Second, patient-centered interactions and treatment accuracy were highest in private sector clinics with public doctors. The same doctor spends more time, asks more questions, is more likely to adhere to a checklist of recommended questions and examinations, and has higher treatment accuracy in a private than public practice (see chart). There is no difference in the (high) use of unnecessary medicines across sectors.
Third, antibiotic overuse was equally high in both sectors. In the private sector 48.2 percent of qualified and 39.4 percent of less than fully qualified providers dispensed unnecessary antibiotics. Public doctors in primary health clinics prescribed antibiotics for diarrhea 75.9 percent of the time, spending 1.5 minutes to reach a treatment decision.
Fourth, in the private sector, greater adherence to a checklist and correct treatment meant higher prices. This is consistent with market models in which consumers pay a premium for better quality and suggests that they know the quality of the services and care about treatment accuracy. But there was no price penalty for unnecessary treatment, suggesting that patients could not judge whether extra medicines they received were necessary.
Policies should remove the link between diagnosis and treatment.
The overuse of medicines in the private sector could reflect a link between provider profits and prescribing practice: research shows that when doctors receive no compensation as a result of prescribing them, unnecessary antibiotics are prescribed less often. But antibiotic use is just as high in the public sector. So the profit motive may be part of the story, but it is not the only story. Similarly, the conventional wisdom that patients cannot judge quality must also be challenged because legitimate medical quality differentials are correlated with higher prices.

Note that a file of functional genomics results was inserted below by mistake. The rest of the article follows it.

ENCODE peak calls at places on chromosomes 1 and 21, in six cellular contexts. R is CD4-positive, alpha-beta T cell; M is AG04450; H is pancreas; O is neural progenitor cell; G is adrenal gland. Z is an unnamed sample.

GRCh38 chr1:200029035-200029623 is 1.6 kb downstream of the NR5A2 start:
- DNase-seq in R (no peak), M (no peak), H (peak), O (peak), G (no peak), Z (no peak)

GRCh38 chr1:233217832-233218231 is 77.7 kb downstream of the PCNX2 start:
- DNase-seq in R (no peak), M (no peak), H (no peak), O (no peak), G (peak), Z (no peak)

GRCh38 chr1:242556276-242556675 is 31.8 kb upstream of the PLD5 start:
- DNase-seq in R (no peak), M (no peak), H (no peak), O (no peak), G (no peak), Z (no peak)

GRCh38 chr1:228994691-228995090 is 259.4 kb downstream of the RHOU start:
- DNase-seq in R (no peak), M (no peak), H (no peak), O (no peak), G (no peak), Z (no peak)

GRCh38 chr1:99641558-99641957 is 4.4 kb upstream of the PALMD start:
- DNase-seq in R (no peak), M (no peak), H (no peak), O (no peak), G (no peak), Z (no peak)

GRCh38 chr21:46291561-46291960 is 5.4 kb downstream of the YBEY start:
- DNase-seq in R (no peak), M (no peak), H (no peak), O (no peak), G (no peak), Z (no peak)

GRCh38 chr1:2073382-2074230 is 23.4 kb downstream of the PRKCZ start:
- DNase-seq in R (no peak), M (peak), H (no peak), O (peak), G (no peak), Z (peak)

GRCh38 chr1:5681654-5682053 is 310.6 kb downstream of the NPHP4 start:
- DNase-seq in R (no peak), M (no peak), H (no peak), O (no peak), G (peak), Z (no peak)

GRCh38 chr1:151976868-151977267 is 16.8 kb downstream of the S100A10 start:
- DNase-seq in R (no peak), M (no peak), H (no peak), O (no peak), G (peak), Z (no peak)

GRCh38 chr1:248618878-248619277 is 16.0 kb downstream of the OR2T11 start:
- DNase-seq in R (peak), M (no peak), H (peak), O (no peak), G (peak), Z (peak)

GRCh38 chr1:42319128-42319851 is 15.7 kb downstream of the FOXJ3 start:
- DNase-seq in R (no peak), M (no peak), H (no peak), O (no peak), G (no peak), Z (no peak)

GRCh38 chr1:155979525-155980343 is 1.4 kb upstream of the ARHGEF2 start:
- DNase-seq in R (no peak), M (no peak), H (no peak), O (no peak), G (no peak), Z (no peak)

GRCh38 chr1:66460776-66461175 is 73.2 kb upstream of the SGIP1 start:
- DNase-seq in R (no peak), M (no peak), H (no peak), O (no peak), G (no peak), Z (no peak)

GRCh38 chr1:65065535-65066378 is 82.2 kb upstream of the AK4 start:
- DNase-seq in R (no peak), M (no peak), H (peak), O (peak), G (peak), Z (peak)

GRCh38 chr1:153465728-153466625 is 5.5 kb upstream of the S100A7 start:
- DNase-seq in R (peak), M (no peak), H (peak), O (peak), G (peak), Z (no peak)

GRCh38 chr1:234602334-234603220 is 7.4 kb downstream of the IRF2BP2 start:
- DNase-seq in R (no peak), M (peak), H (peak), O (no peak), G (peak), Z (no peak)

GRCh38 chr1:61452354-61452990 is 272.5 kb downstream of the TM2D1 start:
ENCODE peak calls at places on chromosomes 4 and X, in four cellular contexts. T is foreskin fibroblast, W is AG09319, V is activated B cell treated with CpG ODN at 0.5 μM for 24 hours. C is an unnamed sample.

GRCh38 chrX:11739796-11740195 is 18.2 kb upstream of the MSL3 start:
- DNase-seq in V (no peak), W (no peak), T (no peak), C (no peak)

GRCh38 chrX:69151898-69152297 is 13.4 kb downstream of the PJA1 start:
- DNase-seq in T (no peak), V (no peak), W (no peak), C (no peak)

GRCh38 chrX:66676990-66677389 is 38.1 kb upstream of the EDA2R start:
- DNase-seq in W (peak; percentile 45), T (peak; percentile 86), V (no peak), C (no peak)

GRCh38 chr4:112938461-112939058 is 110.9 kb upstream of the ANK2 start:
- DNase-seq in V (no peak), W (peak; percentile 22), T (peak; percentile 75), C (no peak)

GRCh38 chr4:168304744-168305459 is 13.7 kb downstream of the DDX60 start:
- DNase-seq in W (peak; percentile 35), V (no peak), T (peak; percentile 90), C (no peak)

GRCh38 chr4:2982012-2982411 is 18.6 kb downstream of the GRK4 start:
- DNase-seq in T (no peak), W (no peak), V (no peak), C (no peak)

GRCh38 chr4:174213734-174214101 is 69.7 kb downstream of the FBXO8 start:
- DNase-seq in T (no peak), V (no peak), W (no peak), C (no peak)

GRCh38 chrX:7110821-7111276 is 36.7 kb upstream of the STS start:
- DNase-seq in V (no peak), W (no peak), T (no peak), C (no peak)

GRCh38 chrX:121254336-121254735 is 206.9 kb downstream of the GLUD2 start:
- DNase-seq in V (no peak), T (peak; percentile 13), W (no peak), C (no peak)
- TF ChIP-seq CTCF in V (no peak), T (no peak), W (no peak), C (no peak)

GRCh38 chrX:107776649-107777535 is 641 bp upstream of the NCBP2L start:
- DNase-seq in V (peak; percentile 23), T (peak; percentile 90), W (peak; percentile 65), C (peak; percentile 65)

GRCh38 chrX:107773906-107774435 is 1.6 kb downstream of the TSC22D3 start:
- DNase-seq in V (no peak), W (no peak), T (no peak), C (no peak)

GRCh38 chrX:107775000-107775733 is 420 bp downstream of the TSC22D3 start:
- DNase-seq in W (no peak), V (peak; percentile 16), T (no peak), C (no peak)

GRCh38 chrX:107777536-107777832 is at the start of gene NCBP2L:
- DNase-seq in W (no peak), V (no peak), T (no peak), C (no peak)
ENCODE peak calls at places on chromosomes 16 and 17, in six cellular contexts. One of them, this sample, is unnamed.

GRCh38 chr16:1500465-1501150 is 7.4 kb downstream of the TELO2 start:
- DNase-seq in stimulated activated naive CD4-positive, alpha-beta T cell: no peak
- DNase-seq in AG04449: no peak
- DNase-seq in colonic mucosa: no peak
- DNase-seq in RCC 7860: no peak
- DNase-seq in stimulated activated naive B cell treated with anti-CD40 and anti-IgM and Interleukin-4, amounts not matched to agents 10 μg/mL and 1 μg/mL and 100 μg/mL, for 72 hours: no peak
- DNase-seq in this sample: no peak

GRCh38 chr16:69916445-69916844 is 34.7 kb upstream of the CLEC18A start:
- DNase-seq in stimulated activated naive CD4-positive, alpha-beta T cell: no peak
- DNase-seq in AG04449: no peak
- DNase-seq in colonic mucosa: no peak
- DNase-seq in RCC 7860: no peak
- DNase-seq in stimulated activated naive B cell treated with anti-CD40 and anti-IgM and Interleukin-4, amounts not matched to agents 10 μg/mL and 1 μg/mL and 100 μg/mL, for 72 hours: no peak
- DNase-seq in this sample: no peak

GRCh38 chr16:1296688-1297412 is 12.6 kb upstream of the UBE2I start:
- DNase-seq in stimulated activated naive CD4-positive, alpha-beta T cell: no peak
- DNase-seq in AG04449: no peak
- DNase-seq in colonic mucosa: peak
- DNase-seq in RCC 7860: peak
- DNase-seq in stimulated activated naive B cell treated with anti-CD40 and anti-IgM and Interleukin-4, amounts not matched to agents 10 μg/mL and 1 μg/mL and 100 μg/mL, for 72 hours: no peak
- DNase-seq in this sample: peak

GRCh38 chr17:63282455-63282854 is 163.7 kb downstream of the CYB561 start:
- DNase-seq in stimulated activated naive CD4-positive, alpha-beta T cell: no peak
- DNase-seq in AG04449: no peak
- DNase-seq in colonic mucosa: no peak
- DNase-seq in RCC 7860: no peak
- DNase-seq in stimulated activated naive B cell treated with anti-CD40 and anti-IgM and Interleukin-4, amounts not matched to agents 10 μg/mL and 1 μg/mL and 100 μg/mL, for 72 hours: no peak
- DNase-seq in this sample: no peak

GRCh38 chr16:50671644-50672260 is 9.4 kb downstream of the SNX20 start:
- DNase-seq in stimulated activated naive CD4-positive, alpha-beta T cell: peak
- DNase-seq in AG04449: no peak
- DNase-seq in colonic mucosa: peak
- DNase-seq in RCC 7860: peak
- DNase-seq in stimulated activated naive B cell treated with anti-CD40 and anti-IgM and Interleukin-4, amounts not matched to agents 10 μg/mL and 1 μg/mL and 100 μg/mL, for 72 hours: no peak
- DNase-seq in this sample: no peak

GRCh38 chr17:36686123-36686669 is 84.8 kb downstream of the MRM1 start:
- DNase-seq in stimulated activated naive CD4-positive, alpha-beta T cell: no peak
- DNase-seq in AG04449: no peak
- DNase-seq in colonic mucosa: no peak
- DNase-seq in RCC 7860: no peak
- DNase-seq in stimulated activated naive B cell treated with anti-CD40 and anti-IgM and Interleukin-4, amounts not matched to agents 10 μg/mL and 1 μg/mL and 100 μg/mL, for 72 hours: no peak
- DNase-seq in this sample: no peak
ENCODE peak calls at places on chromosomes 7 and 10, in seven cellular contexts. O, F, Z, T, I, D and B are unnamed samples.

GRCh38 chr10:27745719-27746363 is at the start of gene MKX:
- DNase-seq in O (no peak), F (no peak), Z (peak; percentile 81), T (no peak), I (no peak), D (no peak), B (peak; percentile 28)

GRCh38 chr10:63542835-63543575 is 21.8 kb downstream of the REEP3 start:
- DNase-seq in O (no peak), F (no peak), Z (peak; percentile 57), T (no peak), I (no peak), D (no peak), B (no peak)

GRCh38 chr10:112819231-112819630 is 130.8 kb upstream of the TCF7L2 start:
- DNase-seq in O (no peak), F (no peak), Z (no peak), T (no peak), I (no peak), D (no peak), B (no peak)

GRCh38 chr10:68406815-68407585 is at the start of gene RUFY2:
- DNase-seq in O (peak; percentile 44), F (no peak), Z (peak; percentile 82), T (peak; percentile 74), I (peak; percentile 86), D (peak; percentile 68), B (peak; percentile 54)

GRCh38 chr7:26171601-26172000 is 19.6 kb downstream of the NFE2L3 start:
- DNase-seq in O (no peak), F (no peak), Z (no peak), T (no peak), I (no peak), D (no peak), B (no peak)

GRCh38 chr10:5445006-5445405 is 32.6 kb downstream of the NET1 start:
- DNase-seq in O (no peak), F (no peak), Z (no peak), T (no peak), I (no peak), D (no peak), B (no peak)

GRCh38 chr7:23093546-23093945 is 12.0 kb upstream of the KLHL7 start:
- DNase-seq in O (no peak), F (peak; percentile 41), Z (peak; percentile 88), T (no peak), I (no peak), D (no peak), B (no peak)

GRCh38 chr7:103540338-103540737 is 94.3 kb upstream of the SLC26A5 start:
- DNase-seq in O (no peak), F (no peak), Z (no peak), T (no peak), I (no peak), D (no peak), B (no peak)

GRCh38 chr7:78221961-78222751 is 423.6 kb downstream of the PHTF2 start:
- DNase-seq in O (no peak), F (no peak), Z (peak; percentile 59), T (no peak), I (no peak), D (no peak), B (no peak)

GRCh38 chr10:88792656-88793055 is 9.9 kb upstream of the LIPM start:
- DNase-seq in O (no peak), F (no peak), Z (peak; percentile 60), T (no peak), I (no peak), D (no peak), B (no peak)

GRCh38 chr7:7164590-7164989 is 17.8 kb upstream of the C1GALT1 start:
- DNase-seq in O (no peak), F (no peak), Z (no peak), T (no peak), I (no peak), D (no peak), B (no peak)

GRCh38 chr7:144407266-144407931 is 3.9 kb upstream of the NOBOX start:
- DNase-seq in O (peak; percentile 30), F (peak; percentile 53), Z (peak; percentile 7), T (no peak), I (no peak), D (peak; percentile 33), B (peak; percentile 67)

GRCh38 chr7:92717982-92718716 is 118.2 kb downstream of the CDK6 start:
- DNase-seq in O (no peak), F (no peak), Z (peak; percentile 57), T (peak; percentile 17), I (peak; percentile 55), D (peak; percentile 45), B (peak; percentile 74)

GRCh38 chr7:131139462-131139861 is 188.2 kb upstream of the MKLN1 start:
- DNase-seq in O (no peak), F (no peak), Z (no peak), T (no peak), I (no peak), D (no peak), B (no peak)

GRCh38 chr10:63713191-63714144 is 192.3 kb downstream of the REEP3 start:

Encouraging better medicine
On the basis of what little evidence there is, the ills of the private sector have been exaggerated. Patients appear to make logical choices driven by factors such as distance, waiting times, prices, and the quality of care. There is scant evidence that patients make irrational decisions to visit private clinics. Although medicines tend to be overused when private health care providers both diagnose patients and receive compensation for their treatment, the same kinds of problems exist in the public sector.
A doctor practicing in both the private and public sector in rural India is more likely to follow a checklist of recommended questions and exams in her private than her public practice.
Source: Das and others (2014).
Note: The study was done in the rural state of Madya Pradesh in India.